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|標題:||Toxicological and antioxidant effects of short-term dehydroepiandrosterone injection in young rats fed diets deficient or adequate in vitamin E||作者:||Ng, H.P.
|關鍵字:||dehydroepiandrosterone;vitamin E;lipid peroxidation;glucose;6-phosphate dehydrogenase;lipid-peroxidation;carbon-tetrachloride;liver-microsomes;dhea;proliferator;tissues;sulfate||Project:||Food and Chemical Toxicology||期刊/報告no：:||Food and Chemical Toxicology, Volume 37, Issue 5, Page(s) 503-508.||摘要:||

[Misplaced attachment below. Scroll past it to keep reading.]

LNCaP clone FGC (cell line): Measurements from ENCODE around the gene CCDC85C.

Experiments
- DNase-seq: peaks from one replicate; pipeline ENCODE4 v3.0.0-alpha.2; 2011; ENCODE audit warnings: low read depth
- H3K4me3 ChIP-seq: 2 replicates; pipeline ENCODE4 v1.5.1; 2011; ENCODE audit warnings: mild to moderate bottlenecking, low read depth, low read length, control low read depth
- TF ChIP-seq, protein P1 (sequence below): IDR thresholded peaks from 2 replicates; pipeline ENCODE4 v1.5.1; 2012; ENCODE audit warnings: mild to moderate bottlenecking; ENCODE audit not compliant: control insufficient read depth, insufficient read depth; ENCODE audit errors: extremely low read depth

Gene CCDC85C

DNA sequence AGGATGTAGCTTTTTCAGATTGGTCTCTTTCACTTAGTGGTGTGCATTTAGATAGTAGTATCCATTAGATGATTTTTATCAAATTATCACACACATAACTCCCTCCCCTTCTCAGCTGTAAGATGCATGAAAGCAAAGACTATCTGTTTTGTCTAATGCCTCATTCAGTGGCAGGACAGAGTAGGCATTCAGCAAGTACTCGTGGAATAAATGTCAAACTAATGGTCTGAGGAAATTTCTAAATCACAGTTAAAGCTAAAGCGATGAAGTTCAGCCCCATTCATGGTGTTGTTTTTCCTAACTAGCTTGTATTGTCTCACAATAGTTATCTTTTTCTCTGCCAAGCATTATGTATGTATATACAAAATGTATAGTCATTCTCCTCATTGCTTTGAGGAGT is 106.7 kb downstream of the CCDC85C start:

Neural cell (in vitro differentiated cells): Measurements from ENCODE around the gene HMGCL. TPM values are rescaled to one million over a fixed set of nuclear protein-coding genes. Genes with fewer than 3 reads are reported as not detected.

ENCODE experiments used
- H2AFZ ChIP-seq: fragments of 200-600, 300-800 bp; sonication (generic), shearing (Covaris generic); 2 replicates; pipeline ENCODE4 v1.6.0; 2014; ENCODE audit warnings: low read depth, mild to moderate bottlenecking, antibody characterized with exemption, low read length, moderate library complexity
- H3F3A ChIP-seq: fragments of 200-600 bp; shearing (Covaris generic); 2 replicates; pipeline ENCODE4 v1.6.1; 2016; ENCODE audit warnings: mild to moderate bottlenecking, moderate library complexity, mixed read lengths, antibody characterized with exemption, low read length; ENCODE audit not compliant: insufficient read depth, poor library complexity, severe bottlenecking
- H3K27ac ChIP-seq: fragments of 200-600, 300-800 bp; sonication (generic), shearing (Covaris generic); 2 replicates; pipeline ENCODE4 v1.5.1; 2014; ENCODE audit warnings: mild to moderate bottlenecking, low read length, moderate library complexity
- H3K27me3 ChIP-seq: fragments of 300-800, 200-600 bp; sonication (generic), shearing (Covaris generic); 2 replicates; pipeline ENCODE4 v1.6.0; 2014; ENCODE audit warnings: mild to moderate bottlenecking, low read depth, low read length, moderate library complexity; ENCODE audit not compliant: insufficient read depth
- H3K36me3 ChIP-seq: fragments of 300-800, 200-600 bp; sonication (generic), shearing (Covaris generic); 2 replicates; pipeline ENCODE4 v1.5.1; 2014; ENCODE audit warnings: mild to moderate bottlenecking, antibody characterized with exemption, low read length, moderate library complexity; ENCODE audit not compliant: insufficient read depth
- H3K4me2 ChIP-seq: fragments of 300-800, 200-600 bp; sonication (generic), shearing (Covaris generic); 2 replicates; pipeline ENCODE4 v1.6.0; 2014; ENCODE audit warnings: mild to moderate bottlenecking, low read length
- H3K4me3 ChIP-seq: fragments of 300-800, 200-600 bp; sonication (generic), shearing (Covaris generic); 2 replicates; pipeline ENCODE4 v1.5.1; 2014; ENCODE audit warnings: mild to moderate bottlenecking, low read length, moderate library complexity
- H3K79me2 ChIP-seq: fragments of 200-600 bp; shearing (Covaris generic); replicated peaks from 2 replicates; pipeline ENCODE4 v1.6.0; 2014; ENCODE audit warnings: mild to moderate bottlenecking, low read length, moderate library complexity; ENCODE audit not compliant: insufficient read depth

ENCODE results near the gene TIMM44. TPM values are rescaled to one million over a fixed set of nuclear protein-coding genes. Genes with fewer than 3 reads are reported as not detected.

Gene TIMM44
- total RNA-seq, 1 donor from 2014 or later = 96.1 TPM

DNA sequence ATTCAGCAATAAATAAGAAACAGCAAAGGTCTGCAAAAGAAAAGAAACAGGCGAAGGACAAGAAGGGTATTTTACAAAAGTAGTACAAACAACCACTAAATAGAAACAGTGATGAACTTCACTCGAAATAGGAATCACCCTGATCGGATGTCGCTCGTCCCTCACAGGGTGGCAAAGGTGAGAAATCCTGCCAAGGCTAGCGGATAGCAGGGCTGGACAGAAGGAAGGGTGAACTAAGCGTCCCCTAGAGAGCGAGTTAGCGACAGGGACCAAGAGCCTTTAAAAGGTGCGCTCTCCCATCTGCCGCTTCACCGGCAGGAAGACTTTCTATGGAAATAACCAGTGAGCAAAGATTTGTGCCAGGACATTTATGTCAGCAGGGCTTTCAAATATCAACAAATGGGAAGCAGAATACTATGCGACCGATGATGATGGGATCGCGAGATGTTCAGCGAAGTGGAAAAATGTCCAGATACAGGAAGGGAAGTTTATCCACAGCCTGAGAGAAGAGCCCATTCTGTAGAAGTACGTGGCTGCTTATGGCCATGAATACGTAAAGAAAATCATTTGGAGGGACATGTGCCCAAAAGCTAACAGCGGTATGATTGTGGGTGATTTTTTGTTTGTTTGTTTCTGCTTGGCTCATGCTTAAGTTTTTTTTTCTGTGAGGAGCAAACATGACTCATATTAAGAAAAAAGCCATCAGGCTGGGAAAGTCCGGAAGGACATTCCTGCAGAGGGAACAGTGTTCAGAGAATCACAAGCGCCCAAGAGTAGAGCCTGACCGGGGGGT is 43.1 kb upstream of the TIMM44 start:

This study examined the in vivo antioxidant and/or prooxidant effect of short-term dehydroepiandrosterone (DHEA) injection and the effect of dietary vitamin E. Male Sprague-Dawley rats (4 wk old) were Fed vitamin E-deficient or vitamin E adequate (30 mg DL-alpha-tocopheryl acetate/kg) diet for 4 weeks followed by intraperitoneal injection of DHEA for 1 week. The results showed that DHEA injection caused a dose-dependent decrease in body weight, and this effect was more pronounced in vitamin E-deficient rats. In contrast, DHEA injection significantly increased liver, kidney and adrenal weights. Hepatic vitamin E content was significantly lowered by vitamin E deficiency, which led to significantly increased ex vivo and iron-induced lipid peroxidation. DHEA injection did not affect hepatic vitamin E content but significantly decreased ex vivo and iron-induced lipid peroxidation in vitamin E-deficient rats. Hepatic total sulfhydryl (SH) groups and non-protein SH contents were not affected by vitamin E but were significantly increased by DHEA injection, which at 100 mg/kg was not more effective than at 50 mg/kg. Hepatic glutathione S-transferase (GST) activity was significantly decreased by DHEA, but vitamin E alleviated such a decrease. DHEA injection significantly increased hepatic glucose 6-phosphate dehydrogenase (G6PD) activity, and the effect was dose dependent in vitamin E-deficient rats. Thus, DHEA may compensate for vitamin E deficiency in vivo, and this effect is masked when dietary vitamin E is adequate. The antioxidant effect of DHEA is accompanied by decreased body weights, enlarged (fat-laden) tissues and altered activities of hepatic GST and G6PD. (C) 1999 Elsevier Science Ltd. All rights reserved.
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